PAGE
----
Q & A: Evolution Makes Do By Chris Palmer Evolutionary biologist Andreas Wagner argues that many evolutionary innovations may have non-adaptive origins. Excerpt: “If exaptations are pervasive, then natural selection—which few doubt is critical for the preservation and spreading of traits—may not be that important for the origin of innovations in life’s history.” See also: Rapid detection of positive selection in genes and genomes through variation clusters Excerpt: “They occur in well-defined domains of a protein’s tertiary structure and show…
control of homeostasis by the epigenetic effects of proper nutrition and social stress inhibition might prevent our diet-driven and social stress-driven extinction.
What I don’t see is anyone who is integrating the ecological, social, and neurogenic niches and considering the epigenetic effects of nutrient chemicals and pheromones in the context of endocrine disruption and transgenerational epigenetic inheritance.
I may be confused about proximate and ultimate cause, especially if the role of transgenerational epigenetic inheritance is not central to the extended evolutionary synthesis. Isn’t transgenerational epigenetic inheritance the problem that led Dickins and Rahman to suggest a thought experiment; one where epigenetic mechanisms introduce shifts in learning bias for certain associations as would endocrine functioning? If so, my model (Kohl, 2012), which combines the epigenetic effects of nutrient chemicals and pheromones with biased endocrine functioning and adaptive evolution,…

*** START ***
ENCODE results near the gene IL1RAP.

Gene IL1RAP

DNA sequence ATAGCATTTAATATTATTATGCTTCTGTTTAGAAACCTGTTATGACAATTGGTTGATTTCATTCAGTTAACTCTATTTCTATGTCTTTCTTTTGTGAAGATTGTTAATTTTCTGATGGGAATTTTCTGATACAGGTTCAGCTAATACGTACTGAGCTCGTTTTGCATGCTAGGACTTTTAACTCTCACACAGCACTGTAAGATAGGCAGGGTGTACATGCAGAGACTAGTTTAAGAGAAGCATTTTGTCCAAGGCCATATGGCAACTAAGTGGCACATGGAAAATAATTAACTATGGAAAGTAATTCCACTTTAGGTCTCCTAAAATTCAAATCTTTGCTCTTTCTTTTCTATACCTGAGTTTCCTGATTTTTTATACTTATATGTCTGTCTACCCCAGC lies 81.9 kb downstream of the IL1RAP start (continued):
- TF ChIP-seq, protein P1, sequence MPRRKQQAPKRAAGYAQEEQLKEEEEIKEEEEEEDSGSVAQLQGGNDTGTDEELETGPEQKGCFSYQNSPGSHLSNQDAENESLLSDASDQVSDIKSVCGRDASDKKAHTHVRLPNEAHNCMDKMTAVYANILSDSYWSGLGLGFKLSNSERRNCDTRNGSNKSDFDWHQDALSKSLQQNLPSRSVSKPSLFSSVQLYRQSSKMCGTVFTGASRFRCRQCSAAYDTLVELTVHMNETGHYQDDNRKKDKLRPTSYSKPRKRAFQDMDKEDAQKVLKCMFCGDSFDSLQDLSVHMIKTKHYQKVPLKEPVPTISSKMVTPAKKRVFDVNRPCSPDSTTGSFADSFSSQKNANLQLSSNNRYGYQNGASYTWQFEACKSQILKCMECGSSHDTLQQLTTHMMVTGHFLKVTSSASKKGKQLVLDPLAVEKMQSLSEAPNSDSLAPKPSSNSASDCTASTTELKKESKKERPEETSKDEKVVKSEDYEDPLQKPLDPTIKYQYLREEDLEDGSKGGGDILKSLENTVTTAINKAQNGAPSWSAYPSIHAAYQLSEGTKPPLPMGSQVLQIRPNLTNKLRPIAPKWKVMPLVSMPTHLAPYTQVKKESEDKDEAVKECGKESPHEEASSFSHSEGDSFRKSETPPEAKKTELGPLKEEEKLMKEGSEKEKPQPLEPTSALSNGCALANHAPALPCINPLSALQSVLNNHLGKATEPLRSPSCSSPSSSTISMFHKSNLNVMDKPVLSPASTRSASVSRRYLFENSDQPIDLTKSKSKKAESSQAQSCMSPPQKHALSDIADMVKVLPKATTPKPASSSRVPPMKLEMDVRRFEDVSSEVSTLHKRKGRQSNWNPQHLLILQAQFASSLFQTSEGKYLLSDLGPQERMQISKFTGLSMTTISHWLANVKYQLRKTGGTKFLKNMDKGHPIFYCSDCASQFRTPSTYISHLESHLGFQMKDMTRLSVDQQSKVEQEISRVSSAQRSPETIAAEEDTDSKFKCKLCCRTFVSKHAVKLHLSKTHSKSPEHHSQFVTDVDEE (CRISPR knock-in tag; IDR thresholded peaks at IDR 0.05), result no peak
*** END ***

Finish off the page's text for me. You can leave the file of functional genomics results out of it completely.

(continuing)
This fact can be explained to a general audience by saying that food odors cause us to eat what causes us to produce pheromones that cause us to associate, or not associate, with other people. In this context, pheromones are social odors.
Pheromones are like food odors. Not every food is equally appealing. But we can enhance individual appeal with pheromones just like we can spice up the appeal of food.
This effect helps to explain why the odor preferences of mammals, including humans, appear to develop before birth, but it probably has nothing to do with visual input except via its association with olfactory/pheromonal input, neurogenesis, learning and memory.